• Japan’s ‘Little Tiger’ treads samurai path to Muay Thai fame

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    Thai martial arts Muay Thai fighter Ayaka Miyauchi of Japan training at her gym in Tokyo. Ayaka Miyauchi, a former dentist’s assistant who goes by her fighting name “Little Tiger,” has captured six world titles in Muay Thai but insists the true mark of a champion is how they behave outside of the ring. AFP PHOTO

    Thai martial arts Muay Thai fighter Ayaka Miyauchi of Japan training at her gym in Tokyo. Ayaka Miyauchi, a former dentist’s assistant who goes by her fighting name “Little Tiger,” has captured six world titles in Muay Thai but insists the true mark of a champion is how they behave outside of the ring. AFP PHOTO

    TOKYO: A pint-sized Japanese woman with a humble, Zen-like philosophy is taking kickboxing by storm, battering rivals to become a world champion in the violent Thai martial art.

    Ayaka Miyauchi, a former dentist’s assistant who goes by her fighting name “Little Tiger,” has captured six world titles in Muay Thai but insists the true mark of a champion is how they behave outside of the ring.

    “A belt isn’t the only thing which defines a champion,” the 33-year-old flyweight queen told Agence France-Presse in an interview.

    “A real champion is a champion even outside the ring.”

    Though she packs a knockout punch that belies her 1.57-metre (5ft 2in) frame, Miyauchi looks to the moral code of Japan’s ancient samurai warriors for spiritual guidance.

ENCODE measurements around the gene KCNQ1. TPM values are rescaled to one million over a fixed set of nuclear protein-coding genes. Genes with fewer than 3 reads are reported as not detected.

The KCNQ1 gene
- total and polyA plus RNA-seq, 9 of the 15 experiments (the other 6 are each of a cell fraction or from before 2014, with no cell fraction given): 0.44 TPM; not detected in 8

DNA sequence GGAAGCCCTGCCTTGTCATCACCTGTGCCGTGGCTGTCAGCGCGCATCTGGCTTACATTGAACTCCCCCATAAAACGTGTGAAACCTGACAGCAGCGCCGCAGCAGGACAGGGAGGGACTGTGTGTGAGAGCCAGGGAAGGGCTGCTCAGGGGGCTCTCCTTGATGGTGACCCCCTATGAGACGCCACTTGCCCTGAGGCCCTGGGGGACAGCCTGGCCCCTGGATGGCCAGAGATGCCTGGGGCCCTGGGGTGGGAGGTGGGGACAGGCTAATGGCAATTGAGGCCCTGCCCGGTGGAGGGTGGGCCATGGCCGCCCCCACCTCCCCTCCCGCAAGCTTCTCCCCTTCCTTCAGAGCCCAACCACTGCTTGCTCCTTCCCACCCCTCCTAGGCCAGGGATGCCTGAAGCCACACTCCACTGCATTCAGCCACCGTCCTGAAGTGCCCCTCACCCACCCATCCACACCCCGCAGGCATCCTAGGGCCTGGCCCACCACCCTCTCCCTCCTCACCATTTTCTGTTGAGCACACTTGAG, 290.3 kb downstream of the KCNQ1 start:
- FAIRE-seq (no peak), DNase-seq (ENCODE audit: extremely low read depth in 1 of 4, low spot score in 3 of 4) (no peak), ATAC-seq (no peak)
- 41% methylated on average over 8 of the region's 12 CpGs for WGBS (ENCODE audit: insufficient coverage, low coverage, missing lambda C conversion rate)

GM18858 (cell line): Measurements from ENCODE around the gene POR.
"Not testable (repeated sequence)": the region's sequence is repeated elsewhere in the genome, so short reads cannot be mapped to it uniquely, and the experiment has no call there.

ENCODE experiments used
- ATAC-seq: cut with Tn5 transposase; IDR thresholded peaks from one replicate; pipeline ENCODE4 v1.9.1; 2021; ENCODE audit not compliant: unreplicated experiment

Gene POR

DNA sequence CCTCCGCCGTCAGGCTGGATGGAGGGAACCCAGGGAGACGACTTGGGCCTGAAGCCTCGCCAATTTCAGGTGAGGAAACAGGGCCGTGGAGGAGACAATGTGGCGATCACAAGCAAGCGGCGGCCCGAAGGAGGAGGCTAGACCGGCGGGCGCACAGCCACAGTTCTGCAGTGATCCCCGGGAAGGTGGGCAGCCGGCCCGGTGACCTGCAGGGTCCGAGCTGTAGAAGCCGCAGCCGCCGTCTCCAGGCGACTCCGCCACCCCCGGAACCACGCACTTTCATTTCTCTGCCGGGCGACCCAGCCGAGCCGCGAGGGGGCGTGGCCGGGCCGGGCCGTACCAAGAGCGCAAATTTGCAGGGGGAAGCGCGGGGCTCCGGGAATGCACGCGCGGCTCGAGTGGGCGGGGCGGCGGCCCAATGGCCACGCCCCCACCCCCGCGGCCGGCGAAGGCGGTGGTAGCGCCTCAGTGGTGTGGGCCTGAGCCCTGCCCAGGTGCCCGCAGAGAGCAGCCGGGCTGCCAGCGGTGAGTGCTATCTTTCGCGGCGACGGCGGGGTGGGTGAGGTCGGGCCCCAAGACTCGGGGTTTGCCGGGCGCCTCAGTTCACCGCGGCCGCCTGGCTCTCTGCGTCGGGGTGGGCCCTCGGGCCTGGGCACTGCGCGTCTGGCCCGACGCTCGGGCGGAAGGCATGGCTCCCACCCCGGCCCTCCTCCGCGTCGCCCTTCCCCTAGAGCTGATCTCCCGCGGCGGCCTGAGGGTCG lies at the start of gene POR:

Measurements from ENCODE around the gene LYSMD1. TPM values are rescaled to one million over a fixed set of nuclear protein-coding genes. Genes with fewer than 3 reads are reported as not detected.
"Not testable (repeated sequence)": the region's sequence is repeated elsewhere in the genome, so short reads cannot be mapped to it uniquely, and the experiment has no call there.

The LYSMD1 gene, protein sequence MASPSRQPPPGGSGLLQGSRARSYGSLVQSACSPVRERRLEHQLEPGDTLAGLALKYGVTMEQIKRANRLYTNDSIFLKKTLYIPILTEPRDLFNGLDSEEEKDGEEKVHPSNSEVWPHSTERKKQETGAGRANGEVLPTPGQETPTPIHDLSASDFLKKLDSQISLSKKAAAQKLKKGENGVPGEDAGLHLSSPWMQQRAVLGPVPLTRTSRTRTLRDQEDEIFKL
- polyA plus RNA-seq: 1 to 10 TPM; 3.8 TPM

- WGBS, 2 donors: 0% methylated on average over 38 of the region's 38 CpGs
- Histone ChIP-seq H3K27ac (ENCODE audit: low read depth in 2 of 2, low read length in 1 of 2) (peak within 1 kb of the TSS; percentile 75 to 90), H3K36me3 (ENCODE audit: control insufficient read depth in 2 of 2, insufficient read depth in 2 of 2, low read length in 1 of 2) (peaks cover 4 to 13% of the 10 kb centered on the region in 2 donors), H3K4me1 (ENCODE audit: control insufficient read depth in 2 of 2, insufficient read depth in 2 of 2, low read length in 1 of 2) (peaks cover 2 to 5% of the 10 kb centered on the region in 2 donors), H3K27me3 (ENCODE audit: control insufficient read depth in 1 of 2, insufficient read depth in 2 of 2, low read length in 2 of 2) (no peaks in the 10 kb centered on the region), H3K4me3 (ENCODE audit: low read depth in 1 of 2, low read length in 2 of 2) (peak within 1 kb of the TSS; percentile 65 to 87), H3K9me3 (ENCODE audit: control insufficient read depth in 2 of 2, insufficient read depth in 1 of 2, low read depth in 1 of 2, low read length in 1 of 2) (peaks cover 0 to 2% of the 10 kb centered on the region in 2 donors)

“Although I’m a woman I want to inherit the samurai spirit,” said the Tokyo-born fighter, who tips the scales at just 46 kilograms.

    “My motto is to conquer myself first,” added the trailblazing Miyauchi after finishing a workout in red trunks and green T-shirt with emblazoned with six stars — one for every one of her world crowns.

    Miyauchi works out of a backstreet Tokyo gym just a few miles from where former heavyweight champion Mike Tyson was knocked out by Buster Douglas in 1990 in arguably boxing’s biggest-ever upset.

    But while Japan has enjoyed boxing success in the lighter weight divisions, Muay Thai — known as the “art of eight limbs” because it involves the use of fists, elbows, knees and shins — is still a relatively minor sport in the country.

    Few people recognize Miyauchi, who is one of around 10,000 kickboxers, professional and amateur, in Japan.

    Police escort
    The combat sport is huge in Thailand, however, where she gets VIP treatment and a police escort with sirens blaring as she makes her way through the Bangkok traffic to her title fights.

    “I want more Japanese people to know about Muay Thai,” said Miyauchi, who earns a mere 300,000 yen ($2,900) per bout in stark contrast to the megabucks raked in by boxing world champions.

    “Hopefully I can introduce it to Japan in my own way,” she said. “That’s my mission.”

    Miyauchi’s career in martial arts began at the tender age of just five as a toddler who tried karate.

    After flirting briefly with dentistry in her early twenties, Miyauchi began kickboxing and the less delicate procedure of rearranging people’s teeth with her fists and feet.

    Since her professional debut in 2007, Miyauchi has racked up 27 wins, including nine knockouts, and 15 losses against four draws. She has only been knocked to the canvas once in her career.

    “Her kicks are very strong and heavy,” said ‘Don’, a 45-year-old Thai trainer, breathing hard after cushioning Miyauchi’s stinging spinning kicks in a ring flanked by two Thai-style Buddhist altars.

    “She has all the weapons — kicks, punches and elbow attacks. She hits almost as hard as a man.”

    Often the only woman in a tiny Tokyo gym echoing to the sound of gloves smacking into punchbags and heavy with the smell of sweat and aromatic Thai oils, Miyauchi refuses to brag.

    While paying tribute to the boxing legend Muhammad Ali, who died last month, she said sheepishly: “I don’t want to be famous. I don’t look good with a big mouth.”

    AFP

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